Monday, July 22, 2024

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Chhatrapati Shivaji Terminus

Place : Mumbai, Maharashtra
Significance : World Heritage Site by UNESCO 
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Chhatrapati Shivaji Terminus formerly Victoria Terminus with its cathedral like facade is located at Dr. D.Naoroji Road, Nagar Chowk on the eastern shoreline of Mumbai. Declared as a World Heritage Site by the UNESCO on July 2, 2004, the train station  is Mumbai's historical landmark and also a symbol of the city's Gothic buildings. The Terminus is the 2nd 'World Heritage Site' of the Indian Railways after the Darjeeling Himalayan Railways which was inscribed in 1988, and the first functional administrative building to be put on the World Heritage list.

Built in 1888 as the headquarters of the Great Indian Peninsular Railway Company, Chhatrapati Shivaji Terminus is also the western most end point of the Central Railways. Designed by Frederick William Stevens, a Chhatrapati Shivaji Terminus (Victoria Terminus)British architect, the building is a wonderful example of the Indo-Victorian Gothic Revival architectural style. The railway station was opened to the public on New Year's Day, 1882. Today, at least 1250 trains leave the station every day from its 14 platforms, carrying some 3.3 million  passengers in and out of the city. It is the hub of the suburban (local) railways as well as some of the long distance trains. A major part of the building houses the administrative section of the Central Railways.

Construction of the Terminus began in 1878 and was completed after 10 years in May 1888 at a cost of Rs. 16.14 lakhs (Rs. 1.614 million). In 1853, it was from this station that India's very first steam engine left for its first trip to Thane. Initially named as 'Victoria Terminus' in honour of the reigning Queen Victoria, in 1996 it was renamed Chhatrapati Shivaji Terminus honoring the great 17th century Maratha King, by the State Government of Maharastra. It is now commonly known as CST though the old name VT or Victoria Terminus, is still commonly used.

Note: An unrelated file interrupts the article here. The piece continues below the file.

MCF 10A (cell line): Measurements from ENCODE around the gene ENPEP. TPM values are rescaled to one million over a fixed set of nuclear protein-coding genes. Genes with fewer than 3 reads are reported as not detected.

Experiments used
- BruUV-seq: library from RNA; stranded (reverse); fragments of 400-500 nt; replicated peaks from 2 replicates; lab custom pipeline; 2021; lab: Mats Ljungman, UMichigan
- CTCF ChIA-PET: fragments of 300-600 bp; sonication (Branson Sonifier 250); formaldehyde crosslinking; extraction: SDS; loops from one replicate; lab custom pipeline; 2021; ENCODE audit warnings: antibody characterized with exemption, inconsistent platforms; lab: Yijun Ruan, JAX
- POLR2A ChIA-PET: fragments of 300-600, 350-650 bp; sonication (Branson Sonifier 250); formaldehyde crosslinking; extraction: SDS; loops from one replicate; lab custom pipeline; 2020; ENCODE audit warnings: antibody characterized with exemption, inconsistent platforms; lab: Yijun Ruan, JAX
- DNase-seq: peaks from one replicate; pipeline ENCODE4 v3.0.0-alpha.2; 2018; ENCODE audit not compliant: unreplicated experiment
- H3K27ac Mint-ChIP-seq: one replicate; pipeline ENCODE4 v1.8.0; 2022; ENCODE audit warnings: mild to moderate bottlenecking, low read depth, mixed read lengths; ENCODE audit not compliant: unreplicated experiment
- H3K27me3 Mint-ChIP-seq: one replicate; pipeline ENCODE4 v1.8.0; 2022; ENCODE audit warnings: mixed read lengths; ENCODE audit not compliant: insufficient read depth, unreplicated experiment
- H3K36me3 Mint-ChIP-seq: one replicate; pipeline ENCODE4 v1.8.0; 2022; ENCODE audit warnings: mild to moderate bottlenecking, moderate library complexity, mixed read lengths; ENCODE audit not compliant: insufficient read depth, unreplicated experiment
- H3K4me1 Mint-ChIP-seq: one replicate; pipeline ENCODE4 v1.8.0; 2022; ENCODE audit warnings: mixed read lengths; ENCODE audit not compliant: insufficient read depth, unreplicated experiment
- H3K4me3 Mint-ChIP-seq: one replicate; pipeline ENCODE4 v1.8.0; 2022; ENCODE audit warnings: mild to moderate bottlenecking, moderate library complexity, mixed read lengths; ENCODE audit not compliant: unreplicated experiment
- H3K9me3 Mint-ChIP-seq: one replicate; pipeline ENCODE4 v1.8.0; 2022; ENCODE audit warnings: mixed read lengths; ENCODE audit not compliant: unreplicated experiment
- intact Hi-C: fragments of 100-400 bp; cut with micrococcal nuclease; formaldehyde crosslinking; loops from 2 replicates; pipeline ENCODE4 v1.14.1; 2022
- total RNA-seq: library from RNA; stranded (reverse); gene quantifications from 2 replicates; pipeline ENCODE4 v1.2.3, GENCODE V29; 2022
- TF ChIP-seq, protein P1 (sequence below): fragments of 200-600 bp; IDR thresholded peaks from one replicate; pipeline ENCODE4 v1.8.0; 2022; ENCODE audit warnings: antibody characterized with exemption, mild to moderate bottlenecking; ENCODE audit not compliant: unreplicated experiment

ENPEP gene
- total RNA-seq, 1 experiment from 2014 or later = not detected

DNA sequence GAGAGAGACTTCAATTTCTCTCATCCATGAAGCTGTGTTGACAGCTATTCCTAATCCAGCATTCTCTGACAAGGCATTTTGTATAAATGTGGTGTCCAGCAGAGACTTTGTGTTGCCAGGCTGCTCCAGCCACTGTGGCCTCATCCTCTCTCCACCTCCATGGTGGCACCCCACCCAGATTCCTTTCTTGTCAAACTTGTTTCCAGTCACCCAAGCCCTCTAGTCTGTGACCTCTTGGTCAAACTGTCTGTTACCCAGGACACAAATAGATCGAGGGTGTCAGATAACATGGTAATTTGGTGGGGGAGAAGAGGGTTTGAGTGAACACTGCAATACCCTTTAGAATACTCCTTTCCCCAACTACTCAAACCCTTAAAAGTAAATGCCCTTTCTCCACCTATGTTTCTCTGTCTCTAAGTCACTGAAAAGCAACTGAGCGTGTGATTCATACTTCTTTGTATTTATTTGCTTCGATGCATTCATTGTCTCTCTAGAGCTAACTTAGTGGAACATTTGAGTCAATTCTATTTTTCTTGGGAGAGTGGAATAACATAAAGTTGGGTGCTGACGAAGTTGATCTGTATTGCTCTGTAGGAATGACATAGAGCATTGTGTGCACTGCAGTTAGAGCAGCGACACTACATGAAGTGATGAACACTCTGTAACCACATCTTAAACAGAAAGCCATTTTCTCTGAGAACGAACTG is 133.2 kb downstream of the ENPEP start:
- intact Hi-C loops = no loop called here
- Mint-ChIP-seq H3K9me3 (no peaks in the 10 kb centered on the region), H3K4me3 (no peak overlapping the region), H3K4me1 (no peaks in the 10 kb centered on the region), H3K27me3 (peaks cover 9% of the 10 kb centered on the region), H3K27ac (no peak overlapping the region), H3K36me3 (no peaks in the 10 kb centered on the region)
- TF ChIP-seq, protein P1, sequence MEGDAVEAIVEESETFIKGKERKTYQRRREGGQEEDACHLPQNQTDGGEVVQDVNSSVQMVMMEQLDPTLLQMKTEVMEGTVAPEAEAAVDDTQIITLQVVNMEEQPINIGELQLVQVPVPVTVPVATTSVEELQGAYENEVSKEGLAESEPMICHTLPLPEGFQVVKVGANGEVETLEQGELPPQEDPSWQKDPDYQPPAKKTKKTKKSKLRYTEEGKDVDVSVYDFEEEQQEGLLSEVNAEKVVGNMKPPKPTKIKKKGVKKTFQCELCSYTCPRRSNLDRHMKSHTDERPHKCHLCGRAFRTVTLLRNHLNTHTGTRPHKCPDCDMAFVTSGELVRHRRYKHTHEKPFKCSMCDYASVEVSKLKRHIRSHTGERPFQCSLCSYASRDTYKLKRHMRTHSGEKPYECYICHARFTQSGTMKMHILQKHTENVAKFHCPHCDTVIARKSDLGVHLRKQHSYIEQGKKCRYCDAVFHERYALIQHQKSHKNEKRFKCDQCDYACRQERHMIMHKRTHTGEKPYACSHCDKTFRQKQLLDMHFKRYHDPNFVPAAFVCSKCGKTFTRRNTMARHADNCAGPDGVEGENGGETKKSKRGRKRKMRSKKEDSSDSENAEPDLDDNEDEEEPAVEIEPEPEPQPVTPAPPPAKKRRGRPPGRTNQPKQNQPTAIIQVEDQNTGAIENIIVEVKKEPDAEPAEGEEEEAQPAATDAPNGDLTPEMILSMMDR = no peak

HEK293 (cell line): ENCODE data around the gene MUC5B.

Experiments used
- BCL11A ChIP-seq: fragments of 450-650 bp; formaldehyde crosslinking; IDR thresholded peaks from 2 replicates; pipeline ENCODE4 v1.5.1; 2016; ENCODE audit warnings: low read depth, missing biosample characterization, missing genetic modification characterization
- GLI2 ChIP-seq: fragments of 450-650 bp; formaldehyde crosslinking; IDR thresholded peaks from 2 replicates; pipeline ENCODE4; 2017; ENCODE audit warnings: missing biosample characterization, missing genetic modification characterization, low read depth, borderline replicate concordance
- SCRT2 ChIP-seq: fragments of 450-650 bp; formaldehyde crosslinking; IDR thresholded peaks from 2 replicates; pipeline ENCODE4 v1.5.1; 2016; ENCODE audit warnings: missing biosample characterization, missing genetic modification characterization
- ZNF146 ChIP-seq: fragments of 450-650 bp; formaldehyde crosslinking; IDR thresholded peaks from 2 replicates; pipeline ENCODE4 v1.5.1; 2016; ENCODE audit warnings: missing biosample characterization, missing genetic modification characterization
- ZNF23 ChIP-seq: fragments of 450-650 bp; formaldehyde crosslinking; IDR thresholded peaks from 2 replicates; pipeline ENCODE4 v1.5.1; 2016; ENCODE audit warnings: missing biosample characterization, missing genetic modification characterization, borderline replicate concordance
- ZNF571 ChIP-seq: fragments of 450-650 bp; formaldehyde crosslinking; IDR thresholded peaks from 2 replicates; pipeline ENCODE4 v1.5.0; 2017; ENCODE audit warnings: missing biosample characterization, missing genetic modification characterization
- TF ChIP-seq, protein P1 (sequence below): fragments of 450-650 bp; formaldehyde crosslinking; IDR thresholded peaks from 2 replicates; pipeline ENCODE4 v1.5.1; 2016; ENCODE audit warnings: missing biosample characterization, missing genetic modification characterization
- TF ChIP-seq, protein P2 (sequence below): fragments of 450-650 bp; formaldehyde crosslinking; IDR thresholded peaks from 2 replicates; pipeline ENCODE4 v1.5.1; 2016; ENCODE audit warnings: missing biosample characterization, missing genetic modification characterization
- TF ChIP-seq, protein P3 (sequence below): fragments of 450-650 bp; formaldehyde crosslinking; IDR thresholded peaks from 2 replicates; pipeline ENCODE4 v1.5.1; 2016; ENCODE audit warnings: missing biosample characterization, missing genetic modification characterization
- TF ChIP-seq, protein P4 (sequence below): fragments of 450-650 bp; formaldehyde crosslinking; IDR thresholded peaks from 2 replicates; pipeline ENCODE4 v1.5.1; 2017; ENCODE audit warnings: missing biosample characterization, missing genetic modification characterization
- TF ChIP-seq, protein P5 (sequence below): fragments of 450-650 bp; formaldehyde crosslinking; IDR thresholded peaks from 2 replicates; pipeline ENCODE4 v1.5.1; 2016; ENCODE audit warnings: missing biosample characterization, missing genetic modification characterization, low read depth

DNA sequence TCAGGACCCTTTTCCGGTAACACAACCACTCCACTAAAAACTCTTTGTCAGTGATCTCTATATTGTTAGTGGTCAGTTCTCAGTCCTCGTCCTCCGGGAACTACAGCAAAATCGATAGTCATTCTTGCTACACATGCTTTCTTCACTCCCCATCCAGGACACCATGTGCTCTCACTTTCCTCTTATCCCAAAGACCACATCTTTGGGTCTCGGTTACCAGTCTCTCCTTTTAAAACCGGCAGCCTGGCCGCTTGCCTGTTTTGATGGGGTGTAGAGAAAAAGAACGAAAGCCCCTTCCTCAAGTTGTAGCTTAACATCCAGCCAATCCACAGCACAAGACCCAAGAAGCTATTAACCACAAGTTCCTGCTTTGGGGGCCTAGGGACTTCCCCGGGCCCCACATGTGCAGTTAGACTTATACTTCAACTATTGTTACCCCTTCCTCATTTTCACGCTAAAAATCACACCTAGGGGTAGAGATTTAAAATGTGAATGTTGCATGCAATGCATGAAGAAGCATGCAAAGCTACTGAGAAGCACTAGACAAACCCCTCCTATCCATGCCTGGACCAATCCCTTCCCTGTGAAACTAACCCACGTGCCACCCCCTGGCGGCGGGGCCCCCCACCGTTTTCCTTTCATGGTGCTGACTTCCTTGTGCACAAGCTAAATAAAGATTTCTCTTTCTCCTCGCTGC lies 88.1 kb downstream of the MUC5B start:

Built in local sandstone, with a combination of the English Venetian Gothic style endorsed with elements of Indian Architecture, the terminus interior is very impressive with vaulted roofs, arches, Gothic spires, neoclassical sculptures, stone carvings, exquisite friezes etc. The frontage of the terminus is symmetrical with a massive central dome and a number of smaller domes and conical towers on the wings on either side.

The central dome bears a thirteen feet solid statue of a woman ( 'Progress') with a flaming torch in her right arm raised towards the sky and a spoked wheel low in her left hand, by Thomas Earp, an architectural carver who also carved the Imperial lion and the Indian tiger on the gate piers in the front. Beneath this dome are the stairs to each floor. A life-size statue of Queen Victoria is placed in front of the central facade. The other statues include one representing 'Agriculture' on the central gable (triangular upper part of a wall at the end of a ridged roof) on the south side and on each of the two gables in the wings of the west facade representing 'Engineering & Science' and 'Shipping & Commerce'. A large clock of diameter 3.19 meters on the tower of the terminus is another attractive feature. There are bas relief's of the 10 directors of the Great Indian Peninsular Railway Company on the facade. Ornamented panels displaying peacocks, monkeys, elephants and British lions are mixed up among the buttresses, domes, turrets, spires and stained glass windows that are rich in primary colours. There are four gateways to the main entrance and the rectangular yard in front, maintains an ornamental garden on one side.

The wood carving, tiles, ornamental iron and brass railings, grills for the ticket offices, the balustrades for the grand staircases and other ornaments etc were the work of students at the Bombay School of Art. The cantilevered staircase that leads to the dome, the large spacious booking hall with its pointed arcades, glazed tiles, stained glass and wooden vaulted ceilings inspired by London's St. Pancras station, the Star Chamber (the ticketing office for the local service) are fine examples of art and engineering. 

The increased traffic and pollution have damaged this historic building's former glory, but the Central Railway has earmarked a substantial amount for its restoration and conservation process. Some additions and changes were made to the building as part of the expansion and reorganisation of the Indian Railways in the 1960s and 1970s by the Central Railways, mainly to accommodate an increasing staff strength. But in 1980, as part of the conservation process the number of staff occupying the building has been reduced.